Do the benefits of male circumcision outweigh the risks? The U.S. Centers for Disease Control — echoing the 2012 policy statement of the American Academy of Pediatrics — have recently suggested that they do. What many Americans are not aware of, however, is the fact that the United States is not just unusual, but actually unique among developed nations in finding such widespread medical support for infant male circumcision. This support originated in the late 1800s, when doctors promoted the operation as a “cure” for masturbation; today it comes primarily from doctors’ trade associations — such as the AAP — that protect financial and other interests of physicians who continue to perform such surgeries. Doctors in peer nations, by contrast, along with the medical associations that represent them, tend to see the U.S. circumcision ritual as more of a cultural habit, not something rooted in sound medical science.
Circumcision removes a substantial part of the penis, which is not just “a piece of skin.” The foreskin is a specialized, retractable sleeve of erogenous tissue that protects the head of the penis, can be manipulated during sex and masturbation, and amounts to about 50 square centimeters in the adult male. In recent years, more and more circumcised men have begun speaking out in favor of leaving baby boys’ penises intact. According to one recent poll, fully 10 percent of circumcised U.S. men wish they had not been circumcised. Many argue that future generations of boys and men should have the chance to decide for themselves whether something as significant and personal as an irreversible surgery on their sexual organ is what they really want, when they reach an age of understanding.
But doesn’t circumcision promote health and hygiene, as the AAP and CDC suggest? The short answer is no. In fact, only one health claim is even potentially relevant to young boys in western countries: the claim that circumcised newborns may have an approximately 1 percent lower absolute risk of getting a urinary tract infection in the first 1-2 years of life. One possible explanation might be the distinctly American habit of trying to retract young boys’ foreskins in order to wash their penises — a practice that should never be done, because retraction is unnecessary for proper hygiene in infants and can cause small tears, which may increase the risk of infection. But even if this “circumcision protects against UTIs” claim is accepted, approximately 100 circumcisions would have to be performed to prevent just one urinary tract infection. Compare this to girls, who get urinary tract infections far more frequently than boys do: no one proposes that we remove their labia or their clitoral hood in infancy. We just prescribe antibiotics, when necessary.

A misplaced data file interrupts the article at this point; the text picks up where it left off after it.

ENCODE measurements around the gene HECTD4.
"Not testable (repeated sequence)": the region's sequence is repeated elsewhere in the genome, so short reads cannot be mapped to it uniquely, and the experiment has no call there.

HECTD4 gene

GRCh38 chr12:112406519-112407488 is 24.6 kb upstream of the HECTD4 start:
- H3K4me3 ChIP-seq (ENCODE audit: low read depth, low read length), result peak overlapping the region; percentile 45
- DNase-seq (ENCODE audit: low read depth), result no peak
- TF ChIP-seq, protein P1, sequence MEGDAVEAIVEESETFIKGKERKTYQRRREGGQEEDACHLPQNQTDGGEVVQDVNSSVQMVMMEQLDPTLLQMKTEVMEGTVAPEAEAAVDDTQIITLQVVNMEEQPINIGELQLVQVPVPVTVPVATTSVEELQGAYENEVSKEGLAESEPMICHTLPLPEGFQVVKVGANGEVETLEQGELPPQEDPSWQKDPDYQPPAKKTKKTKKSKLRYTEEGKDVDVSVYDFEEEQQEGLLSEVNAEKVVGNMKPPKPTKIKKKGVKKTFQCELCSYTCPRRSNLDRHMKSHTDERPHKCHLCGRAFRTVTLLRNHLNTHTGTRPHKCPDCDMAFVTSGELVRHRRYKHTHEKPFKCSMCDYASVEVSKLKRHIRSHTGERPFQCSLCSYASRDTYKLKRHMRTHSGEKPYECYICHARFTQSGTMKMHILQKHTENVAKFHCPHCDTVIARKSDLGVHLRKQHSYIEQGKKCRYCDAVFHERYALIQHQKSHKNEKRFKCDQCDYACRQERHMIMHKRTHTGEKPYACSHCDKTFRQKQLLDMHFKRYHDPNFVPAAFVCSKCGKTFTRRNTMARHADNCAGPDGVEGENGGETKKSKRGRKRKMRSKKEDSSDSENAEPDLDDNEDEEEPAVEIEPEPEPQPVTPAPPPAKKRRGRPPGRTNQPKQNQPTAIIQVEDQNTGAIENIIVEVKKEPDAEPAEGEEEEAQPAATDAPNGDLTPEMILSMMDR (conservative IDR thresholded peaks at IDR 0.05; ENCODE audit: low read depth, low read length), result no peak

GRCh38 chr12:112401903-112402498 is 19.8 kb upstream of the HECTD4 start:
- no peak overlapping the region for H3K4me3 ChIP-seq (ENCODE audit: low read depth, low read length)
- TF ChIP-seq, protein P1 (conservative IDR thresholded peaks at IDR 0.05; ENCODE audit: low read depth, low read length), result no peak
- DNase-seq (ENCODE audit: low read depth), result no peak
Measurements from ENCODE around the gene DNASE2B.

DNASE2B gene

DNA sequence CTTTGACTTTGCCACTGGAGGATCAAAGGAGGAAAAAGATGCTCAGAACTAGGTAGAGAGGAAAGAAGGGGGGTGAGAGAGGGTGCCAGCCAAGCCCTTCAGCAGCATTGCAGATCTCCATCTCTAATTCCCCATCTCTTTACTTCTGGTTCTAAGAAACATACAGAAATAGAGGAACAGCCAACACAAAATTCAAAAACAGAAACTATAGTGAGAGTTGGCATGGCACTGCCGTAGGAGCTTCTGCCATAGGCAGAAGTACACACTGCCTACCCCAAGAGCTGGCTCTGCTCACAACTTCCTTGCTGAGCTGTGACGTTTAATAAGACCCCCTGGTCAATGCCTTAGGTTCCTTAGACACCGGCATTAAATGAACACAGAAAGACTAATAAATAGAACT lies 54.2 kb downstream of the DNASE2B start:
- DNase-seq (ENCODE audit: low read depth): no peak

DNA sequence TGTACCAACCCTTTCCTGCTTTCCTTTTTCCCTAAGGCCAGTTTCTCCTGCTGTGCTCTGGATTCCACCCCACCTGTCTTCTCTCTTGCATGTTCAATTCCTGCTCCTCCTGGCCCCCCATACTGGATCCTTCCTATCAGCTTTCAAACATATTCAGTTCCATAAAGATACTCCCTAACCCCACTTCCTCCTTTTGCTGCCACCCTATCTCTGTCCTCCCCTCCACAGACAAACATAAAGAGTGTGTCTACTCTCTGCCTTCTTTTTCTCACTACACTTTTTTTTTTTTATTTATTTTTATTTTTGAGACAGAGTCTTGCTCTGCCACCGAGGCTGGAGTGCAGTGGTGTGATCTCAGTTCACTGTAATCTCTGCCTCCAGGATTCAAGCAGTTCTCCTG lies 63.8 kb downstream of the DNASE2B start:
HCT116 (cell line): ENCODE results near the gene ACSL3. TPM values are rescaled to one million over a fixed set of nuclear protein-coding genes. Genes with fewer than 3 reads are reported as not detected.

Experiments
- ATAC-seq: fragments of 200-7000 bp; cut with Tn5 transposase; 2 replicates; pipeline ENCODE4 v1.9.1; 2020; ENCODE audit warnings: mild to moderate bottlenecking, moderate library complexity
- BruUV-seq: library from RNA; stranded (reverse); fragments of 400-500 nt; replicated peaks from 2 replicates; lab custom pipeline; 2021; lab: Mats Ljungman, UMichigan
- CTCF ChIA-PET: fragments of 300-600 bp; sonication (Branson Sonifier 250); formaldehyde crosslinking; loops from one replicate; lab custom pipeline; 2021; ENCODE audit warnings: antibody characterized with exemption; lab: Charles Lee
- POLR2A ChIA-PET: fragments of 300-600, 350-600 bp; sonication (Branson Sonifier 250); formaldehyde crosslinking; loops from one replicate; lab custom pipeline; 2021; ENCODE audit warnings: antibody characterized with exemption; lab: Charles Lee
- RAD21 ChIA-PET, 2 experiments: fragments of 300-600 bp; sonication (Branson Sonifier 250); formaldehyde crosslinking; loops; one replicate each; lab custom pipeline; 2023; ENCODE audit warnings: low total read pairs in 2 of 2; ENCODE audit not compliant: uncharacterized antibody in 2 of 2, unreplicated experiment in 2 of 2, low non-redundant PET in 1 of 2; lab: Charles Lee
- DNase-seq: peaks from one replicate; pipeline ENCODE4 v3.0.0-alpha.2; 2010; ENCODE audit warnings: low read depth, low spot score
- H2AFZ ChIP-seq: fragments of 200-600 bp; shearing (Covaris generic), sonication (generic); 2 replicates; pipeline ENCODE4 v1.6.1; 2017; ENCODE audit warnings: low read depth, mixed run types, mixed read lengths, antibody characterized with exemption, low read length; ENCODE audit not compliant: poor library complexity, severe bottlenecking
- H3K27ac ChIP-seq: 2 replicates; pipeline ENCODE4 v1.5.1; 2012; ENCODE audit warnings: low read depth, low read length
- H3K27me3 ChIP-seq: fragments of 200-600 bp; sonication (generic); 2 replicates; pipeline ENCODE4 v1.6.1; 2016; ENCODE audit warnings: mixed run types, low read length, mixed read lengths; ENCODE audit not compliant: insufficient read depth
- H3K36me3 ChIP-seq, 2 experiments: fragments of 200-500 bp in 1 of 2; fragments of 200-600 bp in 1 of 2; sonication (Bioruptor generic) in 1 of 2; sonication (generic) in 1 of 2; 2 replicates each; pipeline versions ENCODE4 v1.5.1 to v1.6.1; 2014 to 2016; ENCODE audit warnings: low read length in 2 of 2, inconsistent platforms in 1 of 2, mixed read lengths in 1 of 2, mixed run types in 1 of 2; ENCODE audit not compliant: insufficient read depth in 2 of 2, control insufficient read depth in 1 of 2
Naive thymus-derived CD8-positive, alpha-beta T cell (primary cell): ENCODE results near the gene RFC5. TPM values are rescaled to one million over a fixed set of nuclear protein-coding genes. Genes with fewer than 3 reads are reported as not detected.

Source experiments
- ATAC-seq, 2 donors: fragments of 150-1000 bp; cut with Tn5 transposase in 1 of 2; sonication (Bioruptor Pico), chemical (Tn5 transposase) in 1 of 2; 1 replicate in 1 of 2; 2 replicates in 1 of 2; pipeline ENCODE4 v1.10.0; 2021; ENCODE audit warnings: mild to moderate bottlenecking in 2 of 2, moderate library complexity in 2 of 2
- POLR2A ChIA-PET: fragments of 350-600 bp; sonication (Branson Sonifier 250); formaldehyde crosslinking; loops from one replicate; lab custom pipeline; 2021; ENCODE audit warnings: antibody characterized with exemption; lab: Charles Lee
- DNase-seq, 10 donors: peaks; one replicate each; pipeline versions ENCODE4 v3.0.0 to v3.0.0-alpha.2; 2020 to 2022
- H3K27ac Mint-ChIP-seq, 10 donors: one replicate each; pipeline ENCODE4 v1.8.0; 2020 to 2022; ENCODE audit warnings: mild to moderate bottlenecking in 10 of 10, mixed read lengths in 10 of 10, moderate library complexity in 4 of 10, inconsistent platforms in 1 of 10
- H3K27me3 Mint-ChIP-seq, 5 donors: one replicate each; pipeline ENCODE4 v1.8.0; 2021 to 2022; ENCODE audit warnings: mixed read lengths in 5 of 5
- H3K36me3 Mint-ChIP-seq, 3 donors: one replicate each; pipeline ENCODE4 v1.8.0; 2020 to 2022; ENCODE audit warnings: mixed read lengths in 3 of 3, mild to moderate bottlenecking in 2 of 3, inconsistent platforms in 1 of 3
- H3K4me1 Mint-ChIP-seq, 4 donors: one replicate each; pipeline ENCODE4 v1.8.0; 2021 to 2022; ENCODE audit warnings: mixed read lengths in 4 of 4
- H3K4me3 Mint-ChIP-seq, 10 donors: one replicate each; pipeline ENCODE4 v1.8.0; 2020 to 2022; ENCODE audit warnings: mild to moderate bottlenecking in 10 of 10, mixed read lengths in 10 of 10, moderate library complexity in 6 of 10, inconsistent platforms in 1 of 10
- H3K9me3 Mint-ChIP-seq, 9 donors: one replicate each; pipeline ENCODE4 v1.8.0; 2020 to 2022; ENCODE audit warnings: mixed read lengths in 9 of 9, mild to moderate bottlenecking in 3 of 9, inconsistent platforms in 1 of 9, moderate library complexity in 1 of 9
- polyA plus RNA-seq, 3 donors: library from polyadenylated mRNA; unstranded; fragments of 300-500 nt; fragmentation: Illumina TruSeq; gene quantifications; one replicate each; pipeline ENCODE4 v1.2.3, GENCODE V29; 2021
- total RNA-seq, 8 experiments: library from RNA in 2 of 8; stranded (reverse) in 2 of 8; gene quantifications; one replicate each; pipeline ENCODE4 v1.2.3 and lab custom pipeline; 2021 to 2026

All of the other claimed health benefits apply to adolescents and men after their sexual debut. Consider penile cancer. A reduced risk of this disease is a favorite argument used in support of circumcision. But penile cancer only develops in older men, and is so rare in Western countries that it would take between 900 and more than 300,000 circumcisions according to some estimates – with all the associated risks of surgery – to prevent just one case.
Other claimed benefits of circumcision, including a lowered risk of HIV and sexually transmitted infections, are based on studies of adult men — not infants — undergoing circumcisions in poor, African countries. Making health policies for newborn boys in the United States based on studies of adult males in Africa is scientifically unjustified. The situation in Europe, where most men are not circumcised, provides an important insight: all of the diseases that circumcision is claimed to prevent are about equally or even less common there than in the United States. For example, the prevalence of HIV/AIDS in the United States, where most men are circumcised, is 2-6 times higher than in non-circumcising countries of Northern Europe. While there are many cultural and other variables that play into these differences, the point is that the percentage of excised foreskins in a given population is far from the most relevant factor.